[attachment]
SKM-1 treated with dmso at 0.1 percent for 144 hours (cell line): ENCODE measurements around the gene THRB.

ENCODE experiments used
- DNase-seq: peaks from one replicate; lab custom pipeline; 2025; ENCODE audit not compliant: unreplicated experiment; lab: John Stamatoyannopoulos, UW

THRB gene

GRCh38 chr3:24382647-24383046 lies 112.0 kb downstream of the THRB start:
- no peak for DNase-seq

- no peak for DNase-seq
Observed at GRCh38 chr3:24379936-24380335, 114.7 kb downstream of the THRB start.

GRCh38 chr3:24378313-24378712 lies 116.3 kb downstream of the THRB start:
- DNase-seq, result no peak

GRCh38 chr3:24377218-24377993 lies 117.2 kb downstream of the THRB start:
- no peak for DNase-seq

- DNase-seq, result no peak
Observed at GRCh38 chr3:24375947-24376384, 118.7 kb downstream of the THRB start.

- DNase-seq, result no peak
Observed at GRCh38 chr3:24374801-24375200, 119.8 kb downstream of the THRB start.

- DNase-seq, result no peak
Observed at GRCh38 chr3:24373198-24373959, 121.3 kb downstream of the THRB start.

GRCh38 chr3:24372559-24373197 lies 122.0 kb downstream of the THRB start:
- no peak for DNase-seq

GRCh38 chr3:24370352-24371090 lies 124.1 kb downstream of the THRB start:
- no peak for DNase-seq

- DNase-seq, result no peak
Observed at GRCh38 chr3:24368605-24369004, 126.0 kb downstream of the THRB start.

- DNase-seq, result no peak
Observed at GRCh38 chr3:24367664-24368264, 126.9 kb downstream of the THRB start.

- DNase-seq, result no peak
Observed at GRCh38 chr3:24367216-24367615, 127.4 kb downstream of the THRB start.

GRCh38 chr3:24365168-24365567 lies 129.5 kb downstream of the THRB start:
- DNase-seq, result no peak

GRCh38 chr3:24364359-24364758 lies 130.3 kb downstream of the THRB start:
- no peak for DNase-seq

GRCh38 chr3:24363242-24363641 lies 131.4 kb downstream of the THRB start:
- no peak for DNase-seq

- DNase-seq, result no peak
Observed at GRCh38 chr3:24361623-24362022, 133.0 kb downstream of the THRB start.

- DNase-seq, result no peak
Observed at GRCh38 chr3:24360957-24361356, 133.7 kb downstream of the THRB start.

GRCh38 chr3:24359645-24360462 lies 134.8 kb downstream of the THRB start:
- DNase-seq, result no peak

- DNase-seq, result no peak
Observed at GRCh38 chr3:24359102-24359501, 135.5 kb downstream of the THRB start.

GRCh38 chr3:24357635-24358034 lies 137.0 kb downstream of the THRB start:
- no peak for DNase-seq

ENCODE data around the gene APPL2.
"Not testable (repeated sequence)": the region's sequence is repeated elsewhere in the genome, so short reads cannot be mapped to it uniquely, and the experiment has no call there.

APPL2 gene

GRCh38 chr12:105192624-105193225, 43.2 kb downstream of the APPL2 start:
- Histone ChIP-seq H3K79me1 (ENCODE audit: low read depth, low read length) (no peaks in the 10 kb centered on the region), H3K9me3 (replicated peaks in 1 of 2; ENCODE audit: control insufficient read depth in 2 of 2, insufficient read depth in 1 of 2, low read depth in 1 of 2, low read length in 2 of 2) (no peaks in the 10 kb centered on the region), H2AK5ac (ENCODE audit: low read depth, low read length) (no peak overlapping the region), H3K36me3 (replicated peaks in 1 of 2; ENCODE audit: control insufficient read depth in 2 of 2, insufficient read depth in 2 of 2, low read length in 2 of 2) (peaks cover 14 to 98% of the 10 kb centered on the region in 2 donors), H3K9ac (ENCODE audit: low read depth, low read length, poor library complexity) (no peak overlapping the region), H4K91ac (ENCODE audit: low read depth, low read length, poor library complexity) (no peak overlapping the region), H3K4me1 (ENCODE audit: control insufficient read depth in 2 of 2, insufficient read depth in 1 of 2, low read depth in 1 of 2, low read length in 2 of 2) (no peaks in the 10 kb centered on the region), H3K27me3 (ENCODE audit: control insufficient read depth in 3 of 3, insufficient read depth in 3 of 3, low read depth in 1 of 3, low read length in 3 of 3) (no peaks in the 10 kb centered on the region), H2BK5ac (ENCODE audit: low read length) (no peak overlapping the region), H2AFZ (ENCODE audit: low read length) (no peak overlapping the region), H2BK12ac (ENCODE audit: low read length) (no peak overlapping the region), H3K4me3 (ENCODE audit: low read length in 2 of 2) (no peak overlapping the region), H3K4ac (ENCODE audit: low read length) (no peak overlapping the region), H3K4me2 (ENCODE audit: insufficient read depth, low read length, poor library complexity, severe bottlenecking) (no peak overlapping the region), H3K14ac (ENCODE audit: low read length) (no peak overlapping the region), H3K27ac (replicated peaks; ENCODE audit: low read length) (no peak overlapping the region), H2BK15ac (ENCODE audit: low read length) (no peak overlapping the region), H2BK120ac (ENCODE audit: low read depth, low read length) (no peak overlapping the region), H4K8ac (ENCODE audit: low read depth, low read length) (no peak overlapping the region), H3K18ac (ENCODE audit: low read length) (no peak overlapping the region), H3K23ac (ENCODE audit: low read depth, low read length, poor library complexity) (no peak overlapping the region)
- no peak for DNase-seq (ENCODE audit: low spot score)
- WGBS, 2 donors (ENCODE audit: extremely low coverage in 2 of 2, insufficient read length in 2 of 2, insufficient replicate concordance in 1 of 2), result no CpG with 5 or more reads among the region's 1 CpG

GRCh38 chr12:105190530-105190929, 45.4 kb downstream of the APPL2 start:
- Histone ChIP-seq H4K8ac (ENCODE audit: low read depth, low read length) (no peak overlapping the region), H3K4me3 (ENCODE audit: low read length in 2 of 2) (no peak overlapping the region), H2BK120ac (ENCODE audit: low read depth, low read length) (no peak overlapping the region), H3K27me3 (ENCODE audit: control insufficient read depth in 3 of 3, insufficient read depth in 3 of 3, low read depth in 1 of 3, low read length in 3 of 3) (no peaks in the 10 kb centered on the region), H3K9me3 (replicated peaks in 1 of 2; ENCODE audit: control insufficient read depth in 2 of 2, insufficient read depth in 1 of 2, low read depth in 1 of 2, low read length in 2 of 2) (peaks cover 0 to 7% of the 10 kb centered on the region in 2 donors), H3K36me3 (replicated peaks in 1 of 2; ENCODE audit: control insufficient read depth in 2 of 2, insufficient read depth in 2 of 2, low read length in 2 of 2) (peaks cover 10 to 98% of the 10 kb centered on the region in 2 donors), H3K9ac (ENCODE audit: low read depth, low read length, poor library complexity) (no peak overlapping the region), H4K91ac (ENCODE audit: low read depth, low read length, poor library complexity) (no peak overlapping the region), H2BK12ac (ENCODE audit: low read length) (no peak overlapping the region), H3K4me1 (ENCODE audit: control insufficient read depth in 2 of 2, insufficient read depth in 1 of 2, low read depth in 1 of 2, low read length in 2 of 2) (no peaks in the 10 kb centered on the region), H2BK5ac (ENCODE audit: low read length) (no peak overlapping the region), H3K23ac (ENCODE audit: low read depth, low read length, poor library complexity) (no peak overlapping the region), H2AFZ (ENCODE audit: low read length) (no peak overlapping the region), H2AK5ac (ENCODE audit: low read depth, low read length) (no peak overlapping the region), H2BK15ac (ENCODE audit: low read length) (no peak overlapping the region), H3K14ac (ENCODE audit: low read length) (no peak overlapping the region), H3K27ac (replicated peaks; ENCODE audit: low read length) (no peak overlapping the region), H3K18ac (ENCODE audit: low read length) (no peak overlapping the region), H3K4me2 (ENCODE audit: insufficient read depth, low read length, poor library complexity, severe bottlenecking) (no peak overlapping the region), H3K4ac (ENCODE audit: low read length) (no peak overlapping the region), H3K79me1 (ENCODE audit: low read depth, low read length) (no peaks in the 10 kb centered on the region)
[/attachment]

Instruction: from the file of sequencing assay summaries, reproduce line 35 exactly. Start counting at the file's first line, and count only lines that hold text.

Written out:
- DNase-seq, result no peak